Question: In the movie “Silence,” a central premise is that intentionally stepping on a holy image, even if done out of fear or to save the lives of others, is apostasy. Is this a correct notion?
— James MacDonald, via email
Answer: The notion in the premise of the movie, at least as you state it here, is simplistic. And this is so for two reasons.
The first oversimplification involves the definition of apostasy. The Catechism of the Catholic Church distinguishes four sins against faith and the First Commandment.
“Incredulity is the neglect of revealed truth or the willful refusal to assent to it. Heresy is the obstinate post-baptismal denial of some truth which must be believed with divine and catholic faith, or it is likewise an obstinate doubt concerning the same. Apostasy is the total repudiation of the Christian faith. Schism is the refusal of submission to the Roman Pontiff or of communion with the members of the Church subject to him” (CCC, No. 2089).
Thus, apostasy generally involves more than stepping on a holy image. This could be irreverence or disrespect, which, while serious, is less than apostasy per se. For the act to be formal apostasy one would have to indicate or mean by the action, “I, by this act, intend to utterly and totally repudiate the Christian faith.”
Unless that intent is actively and consciously operative and certain in life, simply stepping on holy images is not formal apostasy.
A second oversimplification is that apostasy, like any mortal sin, requires that not only the act itself be grave but also that there be sufficient reflection and full consent of the will.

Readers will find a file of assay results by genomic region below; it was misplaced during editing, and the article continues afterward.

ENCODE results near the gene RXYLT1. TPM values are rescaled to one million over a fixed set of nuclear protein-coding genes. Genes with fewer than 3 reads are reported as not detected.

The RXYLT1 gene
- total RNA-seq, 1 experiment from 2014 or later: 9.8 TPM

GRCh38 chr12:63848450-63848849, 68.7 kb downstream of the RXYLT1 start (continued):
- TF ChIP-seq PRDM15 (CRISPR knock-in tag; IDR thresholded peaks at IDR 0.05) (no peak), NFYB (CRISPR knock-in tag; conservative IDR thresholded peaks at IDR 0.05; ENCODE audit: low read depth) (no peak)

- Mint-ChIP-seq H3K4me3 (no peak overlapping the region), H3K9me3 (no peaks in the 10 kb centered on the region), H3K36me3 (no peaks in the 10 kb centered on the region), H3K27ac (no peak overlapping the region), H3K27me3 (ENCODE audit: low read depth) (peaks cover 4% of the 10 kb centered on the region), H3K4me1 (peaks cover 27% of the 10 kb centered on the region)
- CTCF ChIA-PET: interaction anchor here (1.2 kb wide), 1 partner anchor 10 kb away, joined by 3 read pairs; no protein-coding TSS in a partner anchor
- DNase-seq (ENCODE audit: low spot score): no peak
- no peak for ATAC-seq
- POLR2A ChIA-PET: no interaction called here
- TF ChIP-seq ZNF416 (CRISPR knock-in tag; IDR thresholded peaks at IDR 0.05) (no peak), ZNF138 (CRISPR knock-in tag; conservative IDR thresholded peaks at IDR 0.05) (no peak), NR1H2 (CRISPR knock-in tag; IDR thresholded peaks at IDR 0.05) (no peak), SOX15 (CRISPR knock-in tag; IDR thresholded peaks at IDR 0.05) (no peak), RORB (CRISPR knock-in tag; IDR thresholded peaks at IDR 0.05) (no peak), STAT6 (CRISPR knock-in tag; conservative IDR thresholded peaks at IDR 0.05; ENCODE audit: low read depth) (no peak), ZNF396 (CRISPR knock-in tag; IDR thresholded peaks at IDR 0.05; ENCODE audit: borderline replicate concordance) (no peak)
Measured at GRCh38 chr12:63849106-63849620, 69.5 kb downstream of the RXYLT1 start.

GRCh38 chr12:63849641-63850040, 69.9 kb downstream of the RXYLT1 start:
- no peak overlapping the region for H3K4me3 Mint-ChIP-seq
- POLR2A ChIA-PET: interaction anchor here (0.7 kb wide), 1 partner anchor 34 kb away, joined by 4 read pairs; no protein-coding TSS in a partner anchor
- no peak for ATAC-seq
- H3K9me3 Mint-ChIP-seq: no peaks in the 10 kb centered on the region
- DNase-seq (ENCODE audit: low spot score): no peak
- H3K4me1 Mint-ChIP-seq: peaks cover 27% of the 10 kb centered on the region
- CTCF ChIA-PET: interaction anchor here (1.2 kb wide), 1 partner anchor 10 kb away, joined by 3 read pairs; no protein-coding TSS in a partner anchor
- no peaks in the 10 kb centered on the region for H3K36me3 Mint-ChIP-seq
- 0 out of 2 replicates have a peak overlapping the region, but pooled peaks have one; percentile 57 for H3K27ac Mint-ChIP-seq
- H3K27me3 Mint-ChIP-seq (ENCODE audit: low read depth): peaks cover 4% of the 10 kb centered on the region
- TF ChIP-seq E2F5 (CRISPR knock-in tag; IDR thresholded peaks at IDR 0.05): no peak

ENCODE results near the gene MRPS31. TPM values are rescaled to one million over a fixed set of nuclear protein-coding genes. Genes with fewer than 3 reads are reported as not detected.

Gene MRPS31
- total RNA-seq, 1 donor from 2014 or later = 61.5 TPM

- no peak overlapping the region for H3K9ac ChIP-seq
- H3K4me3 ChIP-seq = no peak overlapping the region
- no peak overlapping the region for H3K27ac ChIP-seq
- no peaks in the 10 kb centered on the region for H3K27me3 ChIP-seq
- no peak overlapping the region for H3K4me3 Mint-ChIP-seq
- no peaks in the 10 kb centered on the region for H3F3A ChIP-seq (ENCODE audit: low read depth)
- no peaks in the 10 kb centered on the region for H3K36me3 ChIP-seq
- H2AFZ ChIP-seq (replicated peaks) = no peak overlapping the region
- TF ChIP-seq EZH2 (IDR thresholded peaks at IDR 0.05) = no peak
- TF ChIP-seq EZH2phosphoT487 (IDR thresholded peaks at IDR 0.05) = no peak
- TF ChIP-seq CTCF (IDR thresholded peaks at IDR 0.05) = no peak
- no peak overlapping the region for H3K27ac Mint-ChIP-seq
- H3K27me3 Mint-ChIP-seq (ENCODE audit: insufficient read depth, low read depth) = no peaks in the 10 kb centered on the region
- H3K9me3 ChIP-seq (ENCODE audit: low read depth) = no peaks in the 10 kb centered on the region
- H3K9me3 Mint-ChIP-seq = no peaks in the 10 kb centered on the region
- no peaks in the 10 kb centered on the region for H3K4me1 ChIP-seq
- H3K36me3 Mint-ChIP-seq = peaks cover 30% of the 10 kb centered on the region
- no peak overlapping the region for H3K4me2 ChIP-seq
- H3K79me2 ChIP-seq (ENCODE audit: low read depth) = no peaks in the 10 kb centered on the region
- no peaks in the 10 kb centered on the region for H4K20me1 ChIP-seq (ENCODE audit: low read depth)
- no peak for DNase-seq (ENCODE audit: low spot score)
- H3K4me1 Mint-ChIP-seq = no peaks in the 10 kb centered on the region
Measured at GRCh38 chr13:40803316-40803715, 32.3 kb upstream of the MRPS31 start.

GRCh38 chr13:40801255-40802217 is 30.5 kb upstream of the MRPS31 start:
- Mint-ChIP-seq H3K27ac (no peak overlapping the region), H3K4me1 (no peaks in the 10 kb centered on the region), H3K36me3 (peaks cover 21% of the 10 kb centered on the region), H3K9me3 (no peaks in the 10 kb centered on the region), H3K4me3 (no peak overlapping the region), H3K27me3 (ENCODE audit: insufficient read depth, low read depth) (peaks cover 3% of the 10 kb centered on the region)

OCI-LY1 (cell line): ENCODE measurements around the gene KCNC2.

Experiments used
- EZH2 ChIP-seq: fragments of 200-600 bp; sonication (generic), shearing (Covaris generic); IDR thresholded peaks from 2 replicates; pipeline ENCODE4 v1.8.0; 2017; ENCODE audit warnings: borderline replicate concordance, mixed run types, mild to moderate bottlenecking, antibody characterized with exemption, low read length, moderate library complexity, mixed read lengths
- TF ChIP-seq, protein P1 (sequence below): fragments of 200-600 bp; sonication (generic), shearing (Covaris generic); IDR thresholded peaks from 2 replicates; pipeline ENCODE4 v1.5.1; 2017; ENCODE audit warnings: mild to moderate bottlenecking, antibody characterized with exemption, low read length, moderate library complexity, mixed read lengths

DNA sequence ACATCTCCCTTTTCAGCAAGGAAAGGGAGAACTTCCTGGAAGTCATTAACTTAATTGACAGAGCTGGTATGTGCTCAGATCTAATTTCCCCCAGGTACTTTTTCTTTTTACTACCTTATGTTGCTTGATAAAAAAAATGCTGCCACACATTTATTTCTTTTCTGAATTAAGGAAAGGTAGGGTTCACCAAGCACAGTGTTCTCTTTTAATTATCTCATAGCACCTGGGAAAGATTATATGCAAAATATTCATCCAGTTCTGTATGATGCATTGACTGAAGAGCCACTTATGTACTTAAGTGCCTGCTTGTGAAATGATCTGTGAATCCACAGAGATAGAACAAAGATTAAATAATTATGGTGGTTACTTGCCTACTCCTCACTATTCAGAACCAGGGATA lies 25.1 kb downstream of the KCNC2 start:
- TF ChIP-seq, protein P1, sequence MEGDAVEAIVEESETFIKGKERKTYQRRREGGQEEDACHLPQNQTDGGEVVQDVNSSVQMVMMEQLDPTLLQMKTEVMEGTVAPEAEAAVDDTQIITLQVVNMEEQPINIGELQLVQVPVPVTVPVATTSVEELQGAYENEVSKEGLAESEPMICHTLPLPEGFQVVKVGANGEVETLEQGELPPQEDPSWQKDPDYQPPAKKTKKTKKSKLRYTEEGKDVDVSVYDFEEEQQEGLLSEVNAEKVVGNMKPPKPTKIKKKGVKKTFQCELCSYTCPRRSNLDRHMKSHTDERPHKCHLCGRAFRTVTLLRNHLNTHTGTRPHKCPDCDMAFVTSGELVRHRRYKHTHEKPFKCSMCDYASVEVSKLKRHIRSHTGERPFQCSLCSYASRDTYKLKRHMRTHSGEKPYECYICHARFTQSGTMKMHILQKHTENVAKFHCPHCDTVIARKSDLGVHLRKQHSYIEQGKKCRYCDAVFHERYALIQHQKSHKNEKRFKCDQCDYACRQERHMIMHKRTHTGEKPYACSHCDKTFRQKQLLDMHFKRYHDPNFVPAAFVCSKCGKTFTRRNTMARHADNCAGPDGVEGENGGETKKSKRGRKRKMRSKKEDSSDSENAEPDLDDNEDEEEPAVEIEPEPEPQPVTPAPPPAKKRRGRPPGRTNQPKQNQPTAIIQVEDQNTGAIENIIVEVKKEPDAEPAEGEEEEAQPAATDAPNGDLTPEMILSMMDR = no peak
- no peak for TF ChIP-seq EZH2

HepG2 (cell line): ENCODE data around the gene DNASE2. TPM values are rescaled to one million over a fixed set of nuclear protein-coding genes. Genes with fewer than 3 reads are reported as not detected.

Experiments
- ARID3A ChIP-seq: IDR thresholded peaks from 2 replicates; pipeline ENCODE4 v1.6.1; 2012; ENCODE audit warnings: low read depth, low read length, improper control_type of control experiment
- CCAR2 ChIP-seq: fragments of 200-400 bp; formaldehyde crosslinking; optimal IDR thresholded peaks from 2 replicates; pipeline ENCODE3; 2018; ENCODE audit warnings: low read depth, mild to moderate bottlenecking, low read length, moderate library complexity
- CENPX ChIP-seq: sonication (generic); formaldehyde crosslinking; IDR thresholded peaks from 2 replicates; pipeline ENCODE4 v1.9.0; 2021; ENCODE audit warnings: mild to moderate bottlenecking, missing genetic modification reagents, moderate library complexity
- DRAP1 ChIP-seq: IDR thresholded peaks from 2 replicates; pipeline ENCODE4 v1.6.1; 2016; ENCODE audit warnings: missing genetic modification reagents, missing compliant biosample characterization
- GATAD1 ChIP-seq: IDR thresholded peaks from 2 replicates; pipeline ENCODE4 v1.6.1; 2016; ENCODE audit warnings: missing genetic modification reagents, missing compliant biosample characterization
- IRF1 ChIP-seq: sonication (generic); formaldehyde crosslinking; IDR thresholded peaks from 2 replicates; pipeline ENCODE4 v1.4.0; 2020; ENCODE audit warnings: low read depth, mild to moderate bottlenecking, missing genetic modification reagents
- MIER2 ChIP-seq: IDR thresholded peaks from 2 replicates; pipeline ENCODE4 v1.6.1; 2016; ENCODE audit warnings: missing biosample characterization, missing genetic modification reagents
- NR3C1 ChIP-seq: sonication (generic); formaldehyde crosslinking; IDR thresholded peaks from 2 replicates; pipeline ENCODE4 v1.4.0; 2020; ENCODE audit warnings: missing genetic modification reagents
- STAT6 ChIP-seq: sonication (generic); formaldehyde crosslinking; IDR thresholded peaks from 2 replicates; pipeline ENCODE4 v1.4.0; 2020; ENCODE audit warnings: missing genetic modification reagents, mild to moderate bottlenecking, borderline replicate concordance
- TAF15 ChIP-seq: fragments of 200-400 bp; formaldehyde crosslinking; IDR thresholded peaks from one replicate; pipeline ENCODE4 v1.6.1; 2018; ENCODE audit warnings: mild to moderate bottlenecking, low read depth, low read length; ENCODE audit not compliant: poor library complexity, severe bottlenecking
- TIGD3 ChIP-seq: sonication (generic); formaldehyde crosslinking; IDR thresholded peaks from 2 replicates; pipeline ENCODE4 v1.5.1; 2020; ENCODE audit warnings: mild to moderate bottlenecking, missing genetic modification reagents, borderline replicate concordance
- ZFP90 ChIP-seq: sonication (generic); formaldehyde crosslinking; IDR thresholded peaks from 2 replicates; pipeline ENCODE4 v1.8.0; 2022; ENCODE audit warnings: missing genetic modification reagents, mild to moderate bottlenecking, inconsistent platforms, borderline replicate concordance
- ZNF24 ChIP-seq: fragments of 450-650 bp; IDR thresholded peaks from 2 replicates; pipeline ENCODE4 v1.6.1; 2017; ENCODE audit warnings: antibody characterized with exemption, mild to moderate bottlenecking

From what you indicate in your summary of the movie, those who step on the holy images are under significant duress. And this fear is not related merely to their own lives but the lives of others as well. Thus, what they do may be sinful but not necessarily mortally sinful. And this fact may also impact the very question of whether this is even apostasy.
For, if faith cannot be forced by threats and fear, neither can apostasy be said to always occur when it is obtained under severe duress.
However, as the martyrs remind us, fear alone cannot excuse acts of irreligion and apostasy. We are dealing with complex matters that ought not be oversimplified.
Question: A certain theologian spoke recently of the “mystical body of Satan” that opposes the mystical Body of Christ. Is this terminology proper?
— Robert Bonsignore, Brooklyn, New York
Answer: While less common today, this terminology is in the Tradition. Note that “mystical” does not mean “holy” as some think. Rather it simply refers to something unseen by physical eyes.
The mystical body of the devil has the devil as its head, and the evil persons are its members. St. Gregory says, “The body of the devil is composed by all the impious men.”
St. Paul also warns fornicators: “Do you not know that your bodies are the members of Christ?” He then indicates that sexual sin is “taking the members of Christ, to make them the members of a harlot?” (1 Cor 6:15)
St. Augustine also writes that “we cannot be at the same time members of Christ and members of a prostitute and that too easily many are making themselves members of the devil, so they greatly diminish the Body of Christ.”
Msgr. Charles Pope is the pastor of Holy Comforter-St. Cyprian in Washington, D.C., and writes for the Archdiocese of Washington, D.C., blog at blog.adw.org.